5 Experience Predictions for Retail in 2019
In the retail industry, one that’s known for its ability to continually reinvent itself and find new ways to connect with consumers, the huge shift in consumer behavior from physical...
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Developing a strong customer-centric culture is just as critical for B2B businesses as it is for B2C businesses, but the complexity is greater — a lot greater. When B2B businesses talk about customers, it often feels like each part of the organization is speaking a different language.
In B2B, a single customer may purchase products and services from multiple lines of business. A single customer may also include a dozen or more stakeholders, each of whom interact differently with the B2B company – different departments, different people. With such a complicated web of relationships between a B2B company and its customers, it’s hard to form a definitive perspective on which issues matter most to the customer.
And that’s just the intricacies of one account. Multiply the complexity across all customers and all business units and the web of relationships becomes so undecipherable that individual teams within B2B companies become myopic. They can no longer see the customer from any other viewpoint than their own. With each individual team tied to its own perspective, the company loses a cohesive understanding of the customer.
Biotechnology product company Thermo Fisher Scientific might seem like a prime candidate for such problems. The company, with more than 50,000 employees across 50 countries, provides everything from laboratory equipment to gene sequencing to scientific consulting. What’s more, in the past nine years, Thermo Fisher has acquired more than 60 companies — each one bringing a fresh group of customers and a team with its own way of talking about those customers.
Yet Thermo Fisher tells a different story. Across the entire company, people are speaking the same language about customers, working collaboratively on pressing problems — and succeeding as a result. Thermo Fisher has grown its Net Promoter Score (NPS) every year of the past decade, even as it has significantly cut costs.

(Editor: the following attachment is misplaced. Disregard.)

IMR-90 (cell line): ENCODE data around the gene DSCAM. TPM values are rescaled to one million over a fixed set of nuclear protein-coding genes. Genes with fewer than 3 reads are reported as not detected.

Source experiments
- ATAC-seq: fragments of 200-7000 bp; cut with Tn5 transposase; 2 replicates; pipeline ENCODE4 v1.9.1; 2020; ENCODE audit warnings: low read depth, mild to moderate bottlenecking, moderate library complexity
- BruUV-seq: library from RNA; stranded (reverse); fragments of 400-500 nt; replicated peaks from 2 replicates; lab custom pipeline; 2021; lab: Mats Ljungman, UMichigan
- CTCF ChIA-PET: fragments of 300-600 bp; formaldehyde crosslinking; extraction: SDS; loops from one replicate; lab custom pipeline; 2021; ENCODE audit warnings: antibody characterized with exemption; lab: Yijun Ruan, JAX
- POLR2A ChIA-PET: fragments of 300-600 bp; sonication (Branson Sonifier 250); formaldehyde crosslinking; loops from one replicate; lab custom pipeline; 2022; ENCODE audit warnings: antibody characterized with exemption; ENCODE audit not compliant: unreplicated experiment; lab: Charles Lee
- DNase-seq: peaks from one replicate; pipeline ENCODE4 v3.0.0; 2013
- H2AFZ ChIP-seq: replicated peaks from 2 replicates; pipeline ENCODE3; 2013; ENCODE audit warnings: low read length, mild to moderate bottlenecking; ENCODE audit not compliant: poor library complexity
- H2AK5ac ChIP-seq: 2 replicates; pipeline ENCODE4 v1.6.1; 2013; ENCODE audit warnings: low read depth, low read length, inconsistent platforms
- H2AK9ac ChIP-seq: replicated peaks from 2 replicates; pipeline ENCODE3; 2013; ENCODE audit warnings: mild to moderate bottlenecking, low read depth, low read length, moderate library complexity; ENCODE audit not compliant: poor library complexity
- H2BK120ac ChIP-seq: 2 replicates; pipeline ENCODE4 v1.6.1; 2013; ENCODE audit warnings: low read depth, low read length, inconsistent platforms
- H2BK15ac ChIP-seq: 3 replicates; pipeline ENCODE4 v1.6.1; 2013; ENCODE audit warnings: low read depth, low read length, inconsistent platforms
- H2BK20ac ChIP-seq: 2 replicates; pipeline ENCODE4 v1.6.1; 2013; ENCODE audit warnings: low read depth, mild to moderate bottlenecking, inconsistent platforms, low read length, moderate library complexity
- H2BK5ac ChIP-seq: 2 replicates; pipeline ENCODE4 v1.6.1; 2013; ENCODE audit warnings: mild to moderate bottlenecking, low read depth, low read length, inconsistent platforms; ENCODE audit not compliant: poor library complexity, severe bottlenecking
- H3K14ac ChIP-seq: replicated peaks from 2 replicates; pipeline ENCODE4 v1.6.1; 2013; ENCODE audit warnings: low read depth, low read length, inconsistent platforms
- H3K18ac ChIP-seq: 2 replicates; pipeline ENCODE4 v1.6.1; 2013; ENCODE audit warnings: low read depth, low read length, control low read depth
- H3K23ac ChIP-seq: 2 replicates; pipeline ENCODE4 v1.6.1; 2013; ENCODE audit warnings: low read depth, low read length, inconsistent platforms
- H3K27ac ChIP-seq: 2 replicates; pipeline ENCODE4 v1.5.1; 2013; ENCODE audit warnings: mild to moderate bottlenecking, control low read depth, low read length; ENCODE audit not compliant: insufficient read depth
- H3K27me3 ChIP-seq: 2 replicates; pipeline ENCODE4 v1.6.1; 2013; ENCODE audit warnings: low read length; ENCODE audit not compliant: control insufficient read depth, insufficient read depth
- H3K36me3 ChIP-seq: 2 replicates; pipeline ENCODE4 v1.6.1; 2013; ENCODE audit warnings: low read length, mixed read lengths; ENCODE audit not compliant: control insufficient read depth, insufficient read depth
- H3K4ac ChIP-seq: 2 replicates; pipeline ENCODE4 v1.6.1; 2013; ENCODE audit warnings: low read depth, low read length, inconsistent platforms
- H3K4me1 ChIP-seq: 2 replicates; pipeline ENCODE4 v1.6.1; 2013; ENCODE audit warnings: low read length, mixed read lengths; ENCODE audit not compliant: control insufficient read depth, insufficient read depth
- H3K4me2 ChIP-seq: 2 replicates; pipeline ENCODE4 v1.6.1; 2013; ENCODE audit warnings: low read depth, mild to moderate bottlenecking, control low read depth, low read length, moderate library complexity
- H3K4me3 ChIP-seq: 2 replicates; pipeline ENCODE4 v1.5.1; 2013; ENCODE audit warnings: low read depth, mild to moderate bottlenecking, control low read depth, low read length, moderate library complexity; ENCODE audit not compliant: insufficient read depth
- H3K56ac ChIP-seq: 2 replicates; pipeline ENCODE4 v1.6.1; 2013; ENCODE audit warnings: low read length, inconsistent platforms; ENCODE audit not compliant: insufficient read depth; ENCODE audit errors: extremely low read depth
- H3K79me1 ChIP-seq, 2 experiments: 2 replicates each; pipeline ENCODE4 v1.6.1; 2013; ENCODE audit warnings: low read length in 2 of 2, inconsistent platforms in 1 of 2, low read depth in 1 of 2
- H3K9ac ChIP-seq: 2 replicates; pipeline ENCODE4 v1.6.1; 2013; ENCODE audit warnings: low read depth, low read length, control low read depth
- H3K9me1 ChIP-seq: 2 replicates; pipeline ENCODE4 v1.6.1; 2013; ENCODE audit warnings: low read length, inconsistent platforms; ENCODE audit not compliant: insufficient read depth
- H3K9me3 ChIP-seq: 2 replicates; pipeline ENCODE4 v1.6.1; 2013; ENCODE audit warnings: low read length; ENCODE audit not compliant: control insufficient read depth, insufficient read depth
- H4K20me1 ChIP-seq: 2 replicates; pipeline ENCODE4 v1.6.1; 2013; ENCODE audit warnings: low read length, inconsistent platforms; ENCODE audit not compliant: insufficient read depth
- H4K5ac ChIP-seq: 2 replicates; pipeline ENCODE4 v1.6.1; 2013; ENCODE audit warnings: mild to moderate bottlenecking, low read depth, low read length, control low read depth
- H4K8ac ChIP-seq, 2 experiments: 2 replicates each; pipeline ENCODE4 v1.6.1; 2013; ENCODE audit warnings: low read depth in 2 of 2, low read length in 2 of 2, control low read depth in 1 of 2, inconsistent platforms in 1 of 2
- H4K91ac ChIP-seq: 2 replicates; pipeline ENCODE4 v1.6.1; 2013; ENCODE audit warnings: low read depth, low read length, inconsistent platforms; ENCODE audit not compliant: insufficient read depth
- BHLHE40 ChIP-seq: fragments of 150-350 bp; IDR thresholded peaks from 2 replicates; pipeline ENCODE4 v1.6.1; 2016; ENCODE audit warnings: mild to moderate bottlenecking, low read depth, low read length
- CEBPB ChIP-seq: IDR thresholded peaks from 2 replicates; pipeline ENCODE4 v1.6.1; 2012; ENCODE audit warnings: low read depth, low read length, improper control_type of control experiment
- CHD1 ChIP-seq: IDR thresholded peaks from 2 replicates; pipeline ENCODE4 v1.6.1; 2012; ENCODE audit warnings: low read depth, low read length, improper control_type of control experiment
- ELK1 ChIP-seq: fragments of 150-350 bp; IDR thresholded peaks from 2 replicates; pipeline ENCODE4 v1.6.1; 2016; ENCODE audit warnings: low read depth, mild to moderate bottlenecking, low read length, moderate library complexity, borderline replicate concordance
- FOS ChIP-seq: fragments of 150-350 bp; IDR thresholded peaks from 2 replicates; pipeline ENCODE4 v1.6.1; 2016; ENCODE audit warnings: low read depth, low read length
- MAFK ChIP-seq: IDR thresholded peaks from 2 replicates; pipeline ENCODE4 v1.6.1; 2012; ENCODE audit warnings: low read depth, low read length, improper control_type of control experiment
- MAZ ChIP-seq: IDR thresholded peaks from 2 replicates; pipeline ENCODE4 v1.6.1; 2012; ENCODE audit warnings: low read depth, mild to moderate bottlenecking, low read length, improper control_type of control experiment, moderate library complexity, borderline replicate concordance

At Experience 2016, Medallia’s annual customer experience conference, leaders from Thermo Fisher shared their strategies for building unity and momentum.
Weaving customer experience work into existing initiatives
In 2009, Thermo Fisher aggregated all of its customer feedback into a single system, which is no small feat given the diversity of Thermo Fisher’s enterprises. This provided all employees with access to the data and in essence, created a single source of truth about the customer.
But the company understood that a unified view of the customer was not enough if the system simply gathered dust. To ensure employees acted on the data, Thermo Fisher wove customer feedback into work employees were already doing. The company revised a pre-existing, company-wide methodology for problem solving and process innovation called Practical Process Improvement, (PPI) to require the use of customer feedback.
This subtle but powerful decision embedded customer feedback into the problem solving machinery of the company, a change that transformed customer satisfaction from an isolated metric that was adopted irregularly to a core metric used daily.
And the company is using the data. For example, the business unit at Thermo Fisher that sells chromatography and mass spectrometry equipment and software discovered a persistent problem in that customers wanted more communication around the delivery status of their products. The customer experience team challenged all relevant factories and fulfillment centers to design and test ways of improving communication. The team evaluated each experiment using customer feedback and implemented the most successful ideas. As a result, satisfaction with the business unit’s shipping process increased 10 points and the “organizational distress” caused by shipping mistakes dropped, driving down costs and employee stress.
In another example, Thermo Fisher ran a training program to help field engineers communicate more clearly with customers. Taking hundreds of engineers offline for a day and a half of training was expensive and required executive approval. Was it worth it? Customer feedback helped figure that out.
The customer experience team piloted the training and evaluated the customer experience performance of engineers who had participated. When feedback showed that the pilot was successful, the customer experience team shared the findings with relevant executives, requested to conduct the training for a larger group, and repeated the process. Today, Thermo Fisher has trained thousands of engineers and increased the engineering team’s Customer Allegiance Score, Thermo Fisher’s term for NPS, by seven points.
Rather than treating customer experience as a standalone initiative, Thermo Fisher has woven it into the company’s critical activities and has given employees across the organization a compelling reason to collaborate on what customers want. And it’s created an engine for systemic, systematic improvement.
Perhaps the best sign of Thermo Fisher’s cohesion and action on customer experience is an email that Thermo Fisher CEO Marc Casper sent to the company after a recent quarterly earnings call. The first metric he mentioned was the company’s NPS score.
Photo Credit: Sandro Katalina